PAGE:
We cleaned nearly 20 storm drains in our neighborhood, and y'all, it was no easy thing. Our team was armed with shovels, trowels, a rake, gardening and work gloves, and trash bags, and it still felt like it wasn't enough.
Among the trash we found clogging our drains were:
If you want to be part of the solution, head on over to the Storm Sweep website. Hurricane season officially starts June 1, but as we New Orleanians know, street flooding has no respect for the Gregorian calendar and causes the destruction of many a car and home year-round.
At Happy Raptor, uplifting the work of local nonprofits is central to our operations and mission. We're lucky to partner with nonprofits year round, and this May it's our main focus - that's why we're dubbing it the Month of Giving. Keep reading for a full list of this month's partnerships and how you can support these great New Orleans-based organizations!
Are you involved with a nonprofit organization? We offer our space as an event venue at no cost to nonprofits. Contact our Guest Experience Coordinator for more information: firstname.lastname@example.org.
If you're an entrepreneur, then you know the special hell that is trying to name and trademark your new brand. It's one of those "should-be-fun-but-is-actually-pretty-hard" traps of getting started. When we were in that phase circa 2017, our son was still an infant. A loud, sort of screechy, but very sweet infant that didn't sleep. We often said he sounded like a velociraptor from Jurassic Park. After weeks or more of brainstorming and trademark database verifying, we had nothin' but a bunch of weird words smushed together. One evening, Peter made a comment that our son sounded like a velociraptor, but a happy one. (Not the door-opening, escape from the paddock, life finds a way raptor.) A Happy Raptor. Lightbulb. Perfect.
Today, our son is almost four and the name still embodies his bright energy and our mission to create premium infused rum inspired by our culture, our community, and the things that bring us joy. The best surprise has been relating to other parents who come into the tasting room. On many an occasion, we've seen a mom or dad's face light up when we tell the story and exclaim, "My daughter sounded like a pterodactyl!" or "My kid was a T-Rex!". It's a reassuring connection that unexpectedly brings out the same nostalgia and joy in our guests as it does for us. As for our son, he only knows the company as "my raptor".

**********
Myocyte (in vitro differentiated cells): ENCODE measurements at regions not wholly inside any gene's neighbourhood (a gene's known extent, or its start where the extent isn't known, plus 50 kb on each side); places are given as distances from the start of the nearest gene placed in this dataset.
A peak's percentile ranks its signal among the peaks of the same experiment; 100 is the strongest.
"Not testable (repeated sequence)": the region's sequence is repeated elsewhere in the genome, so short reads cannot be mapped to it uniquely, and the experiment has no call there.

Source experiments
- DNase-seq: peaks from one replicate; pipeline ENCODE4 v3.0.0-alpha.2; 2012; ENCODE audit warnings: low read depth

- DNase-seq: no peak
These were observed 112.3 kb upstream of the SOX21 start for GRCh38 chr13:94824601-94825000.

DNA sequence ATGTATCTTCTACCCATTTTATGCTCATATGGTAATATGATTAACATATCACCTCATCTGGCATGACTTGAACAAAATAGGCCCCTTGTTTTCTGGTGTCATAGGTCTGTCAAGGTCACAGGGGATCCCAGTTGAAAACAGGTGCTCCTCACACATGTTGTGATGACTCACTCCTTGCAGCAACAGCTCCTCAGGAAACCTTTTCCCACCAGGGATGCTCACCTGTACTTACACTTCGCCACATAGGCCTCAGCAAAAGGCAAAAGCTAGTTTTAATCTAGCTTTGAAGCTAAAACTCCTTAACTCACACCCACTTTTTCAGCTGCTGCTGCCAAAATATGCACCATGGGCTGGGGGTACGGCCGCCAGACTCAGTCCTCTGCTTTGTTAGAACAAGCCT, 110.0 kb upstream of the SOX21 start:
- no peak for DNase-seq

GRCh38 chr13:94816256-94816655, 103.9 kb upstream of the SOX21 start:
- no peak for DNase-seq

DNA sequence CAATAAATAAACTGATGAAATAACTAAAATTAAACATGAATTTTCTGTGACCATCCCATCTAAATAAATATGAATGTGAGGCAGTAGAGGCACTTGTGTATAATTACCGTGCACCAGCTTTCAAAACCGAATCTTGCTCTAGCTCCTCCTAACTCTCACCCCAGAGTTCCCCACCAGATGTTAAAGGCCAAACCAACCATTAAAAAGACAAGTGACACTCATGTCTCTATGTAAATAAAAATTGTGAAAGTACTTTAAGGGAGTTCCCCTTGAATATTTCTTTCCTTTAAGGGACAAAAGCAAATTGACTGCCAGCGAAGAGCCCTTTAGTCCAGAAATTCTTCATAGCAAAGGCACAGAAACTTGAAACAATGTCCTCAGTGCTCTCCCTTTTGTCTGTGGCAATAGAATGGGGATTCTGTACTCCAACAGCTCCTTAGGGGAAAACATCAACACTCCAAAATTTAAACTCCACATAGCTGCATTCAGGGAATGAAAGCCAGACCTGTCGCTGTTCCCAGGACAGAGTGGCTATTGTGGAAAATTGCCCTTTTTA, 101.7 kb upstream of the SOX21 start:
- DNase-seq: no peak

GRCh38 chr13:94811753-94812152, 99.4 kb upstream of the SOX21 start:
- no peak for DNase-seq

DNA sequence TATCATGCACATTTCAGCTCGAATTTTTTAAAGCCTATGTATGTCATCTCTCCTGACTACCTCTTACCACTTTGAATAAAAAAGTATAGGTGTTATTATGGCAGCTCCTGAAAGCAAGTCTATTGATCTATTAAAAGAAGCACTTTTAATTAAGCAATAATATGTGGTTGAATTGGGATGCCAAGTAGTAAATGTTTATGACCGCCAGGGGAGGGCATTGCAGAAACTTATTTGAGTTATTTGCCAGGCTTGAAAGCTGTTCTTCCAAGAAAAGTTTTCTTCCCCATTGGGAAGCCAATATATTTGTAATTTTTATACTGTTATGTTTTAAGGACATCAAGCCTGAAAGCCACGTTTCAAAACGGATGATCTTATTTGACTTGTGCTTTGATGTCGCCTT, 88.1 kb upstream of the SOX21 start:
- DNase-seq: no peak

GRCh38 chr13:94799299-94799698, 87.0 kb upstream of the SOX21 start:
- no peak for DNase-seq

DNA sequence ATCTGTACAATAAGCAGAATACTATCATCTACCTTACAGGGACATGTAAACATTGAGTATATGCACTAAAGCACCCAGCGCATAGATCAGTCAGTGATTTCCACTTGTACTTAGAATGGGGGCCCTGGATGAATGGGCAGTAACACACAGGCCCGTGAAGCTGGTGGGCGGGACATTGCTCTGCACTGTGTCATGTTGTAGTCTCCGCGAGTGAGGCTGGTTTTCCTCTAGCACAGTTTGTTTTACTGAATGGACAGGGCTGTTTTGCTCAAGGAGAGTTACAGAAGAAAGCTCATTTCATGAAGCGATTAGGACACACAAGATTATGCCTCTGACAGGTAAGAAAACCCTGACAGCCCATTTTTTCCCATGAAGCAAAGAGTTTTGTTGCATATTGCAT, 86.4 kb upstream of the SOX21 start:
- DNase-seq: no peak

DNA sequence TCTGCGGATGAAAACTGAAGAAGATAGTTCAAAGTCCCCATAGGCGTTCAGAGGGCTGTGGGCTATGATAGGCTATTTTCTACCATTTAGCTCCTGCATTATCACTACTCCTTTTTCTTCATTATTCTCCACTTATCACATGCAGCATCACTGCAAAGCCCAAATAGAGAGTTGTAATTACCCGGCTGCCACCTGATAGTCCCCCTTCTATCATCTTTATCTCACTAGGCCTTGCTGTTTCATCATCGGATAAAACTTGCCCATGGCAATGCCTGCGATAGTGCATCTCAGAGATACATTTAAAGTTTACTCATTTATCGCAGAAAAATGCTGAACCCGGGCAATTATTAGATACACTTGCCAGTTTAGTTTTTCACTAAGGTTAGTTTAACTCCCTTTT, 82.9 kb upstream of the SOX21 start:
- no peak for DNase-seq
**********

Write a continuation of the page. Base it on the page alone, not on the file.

Through Sat, September 19th, we're assisting University of Holy Cross to collect donations for members of our Louisiana community impacted by Hurricane Laura. Happy Raptor is happy to say thank you with a free 16oz. Hibiscus Hurricane every time you donate!
Reports from Lake Charles have stated that first responders are
in great need of wash clothes and bath towels.
· Cases of Bottled Water, Powerade, Gatorade [VERY IMPORTANT - They have no running water right now]
· Contractor Trash Bags
· Work Gloves
· Latex Gloves
· Hand Sanitizer
· Cases of Bleach, Lysol, Clorox Wipes, etc.
· Rakes, Mops, Brooms, Buckets, Shovels, etc.
· Utility Knives (for removing sheetrock)
· Cases of Paper Towels, Toilet Paper, Kleenex, etc.
· Flashlights & Batteries
· Non-perishable dry goods and canned goods
· Easily prepared non-perishable food (remember - no electricity and no tap water)
· Baby Items (Diapers, Wipes, Formula, Food, Bottles, Powder, etc.)
· Plastic storage bins
· Soap, toothpaste, toothbrush, razors, floss, feminine products, deodorant, etc.
· Boxes & Packing Tape
· Duct Tape
· Dog and Cat Food
· Giftcards (Target, Walmart, Home Depot, Lowes, etc.)
NOTE: We are NOT ACCEPTING clothes
TASTING ROOM HOURS
Mon-Wed | 12pm-7pm
Thurs-Sat | 12pm-8pm
Sun | 12pm-6pm
TOURS AND TASTINGS
Everyday By Appointment
UPCOMING CLOSURES & SPECIAL HOURS
July 4, 2022 - Closed all day
July 20, 2022- Closed all day
Credit/Debit is preferred in the tasting room. We do not keep cash on the premises and cannot give change for cash transactions. If necessary, special arrangements can be made in advance of your visit.
1512 Carondelet Street
New Orleans, LA 70130
Corner of Martin Luther King, Jr Blvd & Carondelet Street
One block off Saint Charles Ave @ Melpomene streetcar stop
Free street parking is available
Bicyclists receive 10% off
*The address may also appear on your GPS as 1512 Robert C. Blakes Sr. Drive. Never fear - you're in the right place! We are located on a renamed, two-block stretch of Carondelet Street.
Happy Raptor Distilling, LLC is a woman-owned business and a member of the Certified Louisiana network.
According to law, we never sell or promote the sale of alcohol to anyone under the age of 21.
Please drink responsibly.